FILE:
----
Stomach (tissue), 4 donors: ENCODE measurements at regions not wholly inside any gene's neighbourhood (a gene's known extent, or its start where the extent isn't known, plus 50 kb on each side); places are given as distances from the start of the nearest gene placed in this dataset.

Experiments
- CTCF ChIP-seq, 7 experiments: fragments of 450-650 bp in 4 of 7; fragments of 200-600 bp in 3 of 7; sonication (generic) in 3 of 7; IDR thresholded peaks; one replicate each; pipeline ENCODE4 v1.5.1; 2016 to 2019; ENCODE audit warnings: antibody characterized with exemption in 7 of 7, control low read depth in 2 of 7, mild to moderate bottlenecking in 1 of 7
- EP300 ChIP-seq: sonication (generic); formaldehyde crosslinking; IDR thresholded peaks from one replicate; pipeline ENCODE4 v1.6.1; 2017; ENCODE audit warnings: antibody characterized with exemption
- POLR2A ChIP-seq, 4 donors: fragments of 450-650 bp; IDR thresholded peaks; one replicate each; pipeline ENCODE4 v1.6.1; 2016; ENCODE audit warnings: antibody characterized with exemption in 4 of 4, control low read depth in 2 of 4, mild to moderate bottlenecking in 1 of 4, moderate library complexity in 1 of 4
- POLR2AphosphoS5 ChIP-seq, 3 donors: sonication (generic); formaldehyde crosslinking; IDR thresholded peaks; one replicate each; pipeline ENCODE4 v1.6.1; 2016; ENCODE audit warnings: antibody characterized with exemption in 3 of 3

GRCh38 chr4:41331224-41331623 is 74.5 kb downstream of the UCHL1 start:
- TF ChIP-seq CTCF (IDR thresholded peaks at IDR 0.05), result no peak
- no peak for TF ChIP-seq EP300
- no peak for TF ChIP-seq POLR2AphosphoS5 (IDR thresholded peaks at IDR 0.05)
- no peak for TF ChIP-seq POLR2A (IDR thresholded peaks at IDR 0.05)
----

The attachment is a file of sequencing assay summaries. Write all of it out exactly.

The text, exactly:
Stomach (tissue), 4 donors: ENCODE measurements at regions not wholly inside any gene's neighbourhood (a gene's known extent, or its start where the extent isn't known, plus 50 kb on each side); places are given as distances from the start of the nearest gene placed in this dataset.

Experiments
- CTCF ChIP-seq, 7 experiments: fragments of 450-650 bp in 4 of 7; fragments of 200-600 bp in 3 of 7; sonication (generic) in 3 of 7; IDR thresholded peaks; one replicate each; pipeline ENCODE4 v1.5.1; 2016 to 2019; ENCODE audit warnings: antibody characterized with exemption in 7 of 7, control low read depth in 2 of 7, mild to moderate bottlenecking in 1 of 7
- EP300 ChIP-seq: sonication (generic); formaldehyde crosslinking; IDR thresholded peaks from one replicate; pipeline ENCODE4 v1.6.1; 2017; ENCODE audit warnings: antibody characterized with exemption
- POLR2A ChIP-seq, 4 donors: fragments of 450-650 bp; IDR thresholded peaks; one replicate each; pipeline ENCODE4 v1.6.1; 2016; ENCODE audit warnings: antibody characterized with exemption in 4 of 4, control low read depth in 2 of 4, mild to moderate bottlenecking in 1 of 4, moderate library complexity in 1 of 4
- POLR2AphosphoS5 ChIP-seq, 3 donors: sonication (generic); formaldehyde crosslinking; IDR thresholded peaks; one replicate each; pipeline ENCODE4 v1.6.1; 2016; ENCODE audit warnings: antibody characterized with exemption in 3 of 3

GRCh38 chr4:41331224-41331623 is 74.5 kb downstream of the UCHL1 start:
- TF ChIP-seq CTCF (IDR thresholded peaks at IDR 0.05), result no peak
- no peak for TF ChIP-seq EP300
- no peak for TF ChIP-seq POLR2AphosphoS5 (IDR thresholded peaks at IDR 0.05)
- no peak for TF ChIP-seq POLR2A (IDR thresholded peaks at IDR 0.05)